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SEARCH COMPLETE: AUGUST 19, 2406
photo by Adam Kopala
H/V Phoenix Queen
The last creation of a reclusive and eccentric master shipwright, the Phoenix Queen represents a pinnacle of 24th-century small starship design and technology; she is as much a work of art as a working space vehicle. Aficionados of the 23rd-and-24th-century custom light starship craft movement refer to her as "the Red Ghost" or "the Last Stradivarius".
Name/Model: PQ9-class custom spaceframe
Manufacturer: Gorō Muramune
Combat designation: Long-range corvette
Entered service: 2345
Crew: Up to 5
Passengers: Up to 9, depending on crew complement
Length: 288 ft 9 in
Wingspan: 216 ft 6 in
Mass: 1.25 kt
Power system: ExoSalusia Heavy Industries Mod 44 Mk II antimatter annihilation reactor, J-228B fusion reactor, and Type 24 energy converter stack
Propulsion system: 2x General Atomics Thrustline-144 fusion impulse thrusters
2x General Atomics Thrustline-124 fusion impulse thrusters
Speed rating: 150 MGLT
Flight control system: Custom
Maneuver rating: 110 DPF
Navigation: Radekon Advanced Technology Trajectrak 17 superluminal computer core
FTL: Custom-built Cochrane space distortion drive system
Warp speed rating (cruise): Warp Factor 10
Warp speed rating (flank): Warp Factor 15.5
Secondary FTL: Corellian Engineering Corporation 2240.109d hyperspace motivator drive unit
Hyperdrive rating: 1.5
Shields: Custom-built multicore projection deflector shield system
Shield rating: 325 SBD
Armor: Composite-reinforced tritanium alloy plating
Armor rating: 275 RU
Fixed armaments: 2x custom-built point phaser arrays
4x Taim & Bak KX5 blaster cannons
Expendable armaments: 2x custom-built compact flexible-payload missile tubes
The Phoenix Queen began her career as Platform Q9, the last spaceframe to be constructed in the automated workshop of the brilliant Gorō Muramune (2202-2345), one of the last of the independent shipwrights who once flourished at the fringes of settled space. Muramune was famed for most of the 23rd century and into the 24th for the elegance, beauty, and deadly efficiency of his designs. Unlike many of his peers, he scorned the criminal underbelly of the spacer community and refused to sell his creations to smugglers, bounty hunter-assassins, or any of the other well-heeled but morally questionable figures who plied the distant spacelanes then as now. He once remarked that it was a point of pride with him that he had never built a ship that could carry any appreciable amount of cargo.
Instead, Muramune's creations were bought by elite couriers, diplomatic services, and more than one royal court around the galaxy. Salusia's House Arconian and the elected monarchy of the Outer Rim planet Naboo were both among his customers. A much-repeated legend of the time claimed that Maximilien Largo, the virtually all-powerful Master of GENOM Corporation, approached Muramune in 2290, when that corporation was consolidating its galactic hegemony in the wake of the Wedge Defense Force's fall, and tried to commission a personal yacht from him - to be turned down flat. It's said Muramune survived the encounter because, humiliated though he was by the outright snub, even Largo could not bring himself to order harm to such an artist.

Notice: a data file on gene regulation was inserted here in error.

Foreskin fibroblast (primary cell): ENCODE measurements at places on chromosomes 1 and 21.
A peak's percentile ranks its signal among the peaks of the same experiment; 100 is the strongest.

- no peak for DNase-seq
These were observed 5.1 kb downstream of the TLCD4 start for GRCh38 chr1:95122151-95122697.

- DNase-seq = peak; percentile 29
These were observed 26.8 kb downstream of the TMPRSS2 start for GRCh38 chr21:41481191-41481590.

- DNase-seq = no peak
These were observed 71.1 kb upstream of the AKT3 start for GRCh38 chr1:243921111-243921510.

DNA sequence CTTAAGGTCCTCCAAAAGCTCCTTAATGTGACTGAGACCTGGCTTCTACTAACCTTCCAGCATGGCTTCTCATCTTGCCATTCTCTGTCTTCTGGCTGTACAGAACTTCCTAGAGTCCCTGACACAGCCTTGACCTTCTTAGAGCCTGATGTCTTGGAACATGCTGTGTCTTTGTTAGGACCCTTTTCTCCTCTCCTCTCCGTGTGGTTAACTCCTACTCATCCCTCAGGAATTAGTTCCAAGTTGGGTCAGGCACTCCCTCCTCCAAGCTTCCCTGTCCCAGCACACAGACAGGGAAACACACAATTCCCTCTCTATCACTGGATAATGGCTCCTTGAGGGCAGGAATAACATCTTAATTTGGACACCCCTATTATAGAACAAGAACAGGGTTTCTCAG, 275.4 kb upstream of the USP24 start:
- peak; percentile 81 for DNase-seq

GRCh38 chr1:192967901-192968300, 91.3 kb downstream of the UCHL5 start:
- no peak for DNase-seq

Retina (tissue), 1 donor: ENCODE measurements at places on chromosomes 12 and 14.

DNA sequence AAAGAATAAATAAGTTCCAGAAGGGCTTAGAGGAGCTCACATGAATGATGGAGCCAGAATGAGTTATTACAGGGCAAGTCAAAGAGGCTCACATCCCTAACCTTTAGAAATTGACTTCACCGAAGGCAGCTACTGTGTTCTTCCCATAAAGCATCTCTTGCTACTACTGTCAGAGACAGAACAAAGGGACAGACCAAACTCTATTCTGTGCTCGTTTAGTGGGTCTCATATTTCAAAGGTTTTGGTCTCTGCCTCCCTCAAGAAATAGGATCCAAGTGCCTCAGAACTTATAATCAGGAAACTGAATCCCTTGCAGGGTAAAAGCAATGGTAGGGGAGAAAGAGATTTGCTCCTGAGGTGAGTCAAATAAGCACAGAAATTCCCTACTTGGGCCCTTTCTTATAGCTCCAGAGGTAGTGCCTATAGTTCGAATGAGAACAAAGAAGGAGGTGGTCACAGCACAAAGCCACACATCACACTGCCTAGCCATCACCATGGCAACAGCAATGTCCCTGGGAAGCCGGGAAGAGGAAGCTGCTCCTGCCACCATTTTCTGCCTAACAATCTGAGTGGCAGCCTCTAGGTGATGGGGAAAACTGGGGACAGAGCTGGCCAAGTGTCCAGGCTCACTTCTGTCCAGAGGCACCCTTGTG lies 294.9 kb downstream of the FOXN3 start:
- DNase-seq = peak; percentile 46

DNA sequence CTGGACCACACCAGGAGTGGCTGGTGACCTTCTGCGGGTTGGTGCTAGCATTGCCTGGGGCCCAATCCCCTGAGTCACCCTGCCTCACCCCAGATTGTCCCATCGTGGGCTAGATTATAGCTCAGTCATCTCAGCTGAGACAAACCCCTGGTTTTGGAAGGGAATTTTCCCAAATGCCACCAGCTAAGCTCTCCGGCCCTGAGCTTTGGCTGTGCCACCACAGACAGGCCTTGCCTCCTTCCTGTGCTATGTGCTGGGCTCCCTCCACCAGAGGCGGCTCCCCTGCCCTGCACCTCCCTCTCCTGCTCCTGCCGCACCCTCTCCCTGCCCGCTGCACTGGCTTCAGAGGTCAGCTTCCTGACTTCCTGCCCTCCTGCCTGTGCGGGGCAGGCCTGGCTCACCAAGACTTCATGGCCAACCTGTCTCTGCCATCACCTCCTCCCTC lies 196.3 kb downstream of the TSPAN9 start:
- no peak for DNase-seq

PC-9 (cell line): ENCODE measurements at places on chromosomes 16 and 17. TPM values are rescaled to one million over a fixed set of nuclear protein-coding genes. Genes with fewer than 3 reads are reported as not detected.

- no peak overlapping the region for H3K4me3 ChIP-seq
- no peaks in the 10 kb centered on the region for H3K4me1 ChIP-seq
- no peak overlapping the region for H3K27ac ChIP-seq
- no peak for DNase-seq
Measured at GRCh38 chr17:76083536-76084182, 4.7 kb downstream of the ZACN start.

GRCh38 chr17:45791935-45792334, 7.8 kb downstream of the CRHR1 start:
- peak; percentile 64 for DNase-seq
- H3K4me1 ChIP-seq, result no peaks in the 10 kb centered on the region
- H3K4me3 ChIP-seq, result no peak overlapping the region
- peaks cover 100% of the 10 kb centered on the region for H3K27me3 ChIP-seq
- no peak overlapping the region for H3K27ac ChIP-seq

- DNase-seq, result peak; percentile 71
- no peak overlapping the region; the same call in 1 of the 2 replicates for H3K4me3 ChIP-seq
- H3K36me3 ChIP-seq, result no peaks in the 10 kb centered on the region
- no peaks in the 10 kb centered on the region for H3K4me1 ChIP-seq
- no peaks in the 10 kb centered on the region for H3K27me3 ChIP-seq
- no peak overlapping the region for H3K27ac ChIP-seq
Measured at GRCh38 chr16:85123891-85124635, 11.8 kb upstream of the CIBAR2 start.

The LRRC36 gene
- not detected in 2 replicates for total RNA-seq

Whether that story is true or not, Muramune certainly survived 2290. He cut off all contact between the outside galaxy and his hidden workshop in 2322, on his 120th birthday, and was never seen nor heard from again. Eventually his name was forgotten by all but a handful of diehard enthusiasts and spaceship historians.
Which is why few people noticed when, 23 years later, a brand-new Muramune suddenly appeared on the galactic starship registry rolls. When someone finally did spot the new record, those few remaining who knew what it implied assumed that it was some sort of hoax - some new shipwright passing off his work as that of the master. One of these people sought out the newly registered hull, which went under the name of Phoenix Queen, to demand of her captain-of-record an explanation.
That captain, a young woman from Karafuto named Sarah Inazuma, provided authentication of the ship's provenance in the form of certain deep encodings in her FTL ROM clusters, along with various identifying flourishes characteristic of the master's work. She declined, however, to explain where she had acquired the vessel, nor why such a long time had passed between Muramune's disappearance and the Phoenix Queen's arrival on the scene. She deflected all inquiries politely but very firmly, and subsequent investigations turned up nothing.
Inazuma - sometimes alone, sometimes with a small crew of hand-picked associates - would go on to have a long and storied career as an independent spacer, working as a courier, surveyor, scout, and occasional privateer from 2345 to 2390, when - much like her ship's legendary creator - she abruptly and mysteriously retired. Command of the Phoenix Queen passed to her daughter, also called Sarah, who continues to operate the vessel in much the same manner.
The Phoenix Queen is the last, and by many estimations the finest, creation of one of the greatest small-ship builders of the 23rd century. Since she was always intended to be unique, she is the fullest expression of the small-shipwright's art. All of the technologies incorporated into her fabric were either scratch-built by a master craftsman from the finest available materials, or represented the very highest state of the art that could be sourced at the time, customized and optimized by the same master.
The result is a vessel that, six decades after her launching, is still one of the most capable starships in her class, and still seems advanced - even futuristic - to modern eyes. Her sublight drives are more powerful than those found in many mass-production starships twice her size, and she's capable of warp speeds which are said to rival those of the International Police Organization's cutting-edge Next Generation Warship classes. Even her secondary FTL system, despite being a mere backup, has a lower elapsed-time rating than the primary hyperdrives fitted to modern light freighters, and despite her corvette size, she's more maneuverable than many heavy starfighters.